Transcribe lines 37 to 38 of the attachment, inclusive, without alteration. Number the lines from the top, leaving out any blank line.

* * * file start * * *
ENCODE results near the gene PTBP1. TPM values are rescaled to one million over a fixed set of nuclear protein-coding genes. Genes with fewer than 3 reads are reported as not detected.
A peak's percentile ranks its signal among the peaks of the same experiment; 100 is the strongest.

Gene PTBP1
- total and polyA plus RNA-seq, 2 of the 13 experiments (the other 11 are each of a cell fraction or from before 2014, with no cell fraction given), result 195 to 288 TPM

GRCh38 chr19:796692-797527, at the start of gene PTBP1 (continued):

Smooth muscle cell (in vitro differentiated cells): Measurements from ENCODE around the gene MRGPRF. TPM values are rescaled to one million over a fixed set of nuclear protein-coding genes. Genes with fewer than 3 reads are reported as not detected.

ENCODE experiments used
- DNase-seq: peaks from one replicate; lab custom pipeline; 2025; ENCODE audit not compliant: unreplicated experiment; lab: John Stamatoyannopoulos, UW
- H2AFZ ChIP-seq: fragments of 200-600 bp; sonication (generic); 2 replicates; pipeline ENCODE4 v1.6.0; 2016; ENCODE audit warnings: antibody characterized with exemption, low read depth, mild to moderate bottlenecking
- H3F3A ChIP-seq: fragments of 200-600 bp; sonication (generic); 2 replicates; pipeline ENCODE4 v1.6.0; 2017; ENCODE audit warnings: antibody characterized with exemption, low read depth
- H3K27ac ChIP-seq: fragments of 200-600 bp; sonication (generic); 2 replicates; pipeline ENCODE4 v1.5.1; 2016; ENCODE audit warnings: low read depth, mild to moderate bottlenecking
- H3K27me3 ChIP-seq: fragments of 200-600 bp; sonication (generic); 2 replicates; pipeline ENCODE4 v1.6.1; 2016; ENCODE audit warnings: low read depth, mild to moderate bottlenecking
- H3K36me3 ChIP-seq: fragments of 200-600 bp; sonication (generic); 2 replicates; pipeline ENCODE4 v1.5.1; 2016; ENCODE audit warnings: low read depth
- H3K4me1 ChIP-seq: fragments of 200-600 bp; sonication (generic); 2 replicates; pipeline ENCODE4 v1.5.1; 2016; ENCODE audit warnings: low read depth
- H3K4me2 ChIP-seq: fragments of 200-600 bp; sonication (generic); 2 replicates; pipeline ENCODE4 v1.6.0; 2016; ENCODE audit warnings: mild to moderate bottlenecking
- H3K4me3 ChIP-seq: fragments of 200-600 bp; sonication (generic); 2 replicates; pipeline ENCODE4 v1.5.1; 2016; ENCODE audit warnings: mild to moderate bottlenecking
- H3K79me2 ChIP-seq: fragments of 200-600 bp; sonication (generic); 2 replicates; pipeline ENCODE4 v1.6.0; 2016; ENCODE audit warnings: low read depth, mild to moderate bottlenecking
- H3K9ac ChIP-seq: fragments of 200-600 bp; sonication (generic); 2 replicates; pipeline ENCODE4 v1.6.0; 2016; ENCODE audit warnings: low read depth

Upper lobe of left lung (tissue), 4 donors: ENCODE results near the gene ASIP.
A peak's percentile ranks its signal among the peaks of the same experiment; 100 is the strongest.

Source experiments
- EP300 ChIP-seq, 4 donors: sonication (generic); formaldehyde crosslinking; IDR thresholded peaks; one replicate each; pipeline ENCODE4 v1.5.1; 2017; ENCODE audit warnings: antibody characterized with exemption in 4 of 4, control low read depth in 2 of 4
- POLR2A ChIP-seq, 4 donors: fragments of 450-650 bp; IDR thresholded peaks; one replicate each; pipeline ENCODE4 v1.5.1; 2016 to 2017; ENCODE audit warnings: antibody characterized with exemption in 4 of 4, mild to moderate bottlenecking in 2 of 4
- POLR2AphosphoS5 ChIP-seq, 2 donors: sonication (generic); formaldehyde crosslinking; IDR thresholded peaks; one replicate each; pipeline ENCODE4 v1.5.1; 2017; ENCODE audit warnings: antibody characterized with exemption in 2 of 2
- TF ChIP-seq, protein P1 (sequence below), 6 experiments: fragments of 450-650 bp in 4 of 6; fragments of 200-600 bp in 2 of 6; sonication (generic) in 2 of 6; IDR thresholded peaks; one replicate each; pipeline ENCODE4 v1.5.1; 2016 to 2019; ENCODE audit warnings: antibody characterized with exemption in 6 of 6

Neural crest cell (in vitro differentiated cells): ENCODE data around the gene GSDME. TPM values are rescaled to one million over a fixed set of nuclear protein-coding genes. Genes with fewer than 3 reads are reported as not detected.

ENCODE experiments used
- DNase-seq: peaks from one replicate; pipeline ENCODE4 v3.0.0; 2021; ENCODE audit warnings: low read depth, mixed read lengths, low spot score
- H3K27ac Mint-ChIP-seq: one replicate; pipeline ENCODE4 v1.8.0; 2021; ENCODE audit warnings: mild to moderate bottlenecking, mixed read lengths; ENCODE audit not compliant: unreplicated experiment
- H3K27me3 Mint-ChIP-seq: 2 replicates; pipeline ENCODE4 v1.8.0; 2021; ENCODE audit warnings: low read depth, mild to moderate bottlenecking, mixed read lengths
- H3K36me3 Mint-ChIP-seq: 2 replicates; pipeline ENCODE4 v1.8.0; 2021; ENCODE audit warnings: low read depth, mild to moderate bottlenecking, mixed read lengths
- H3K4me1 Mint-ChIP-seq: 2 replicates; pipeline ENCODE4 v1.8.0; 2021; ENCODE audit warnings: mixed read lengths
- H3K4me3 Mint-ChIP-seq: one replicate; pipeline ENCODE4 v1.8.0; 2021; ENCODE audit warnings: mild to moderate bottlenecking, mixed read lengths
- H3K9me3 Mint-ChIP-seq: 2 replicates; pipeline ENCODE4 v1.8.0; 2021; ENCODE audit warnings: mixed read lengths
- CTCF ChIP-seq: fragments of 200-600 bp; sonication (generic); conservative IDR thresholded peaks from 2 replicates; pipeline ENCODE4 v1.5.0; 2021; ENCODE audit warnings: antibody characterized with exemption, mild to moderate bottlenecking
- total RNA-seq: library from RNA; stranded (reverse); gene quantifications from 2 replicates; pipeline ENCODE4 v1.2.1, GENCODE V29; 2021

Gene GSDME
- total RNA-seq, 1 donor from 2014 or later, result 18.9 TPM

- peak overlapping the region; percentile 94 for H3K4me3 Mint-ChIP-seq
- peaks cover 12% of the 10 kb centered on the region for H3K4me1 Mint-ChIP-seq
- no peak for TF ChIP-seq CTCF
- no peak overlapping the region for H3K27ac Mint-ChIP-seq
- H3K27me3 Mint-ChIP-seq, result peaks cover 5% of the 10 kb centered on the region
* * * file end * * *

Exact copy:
Gene GSDME
- total RNA-seq, 1 donor from 2014 or later, result 18.9 TPM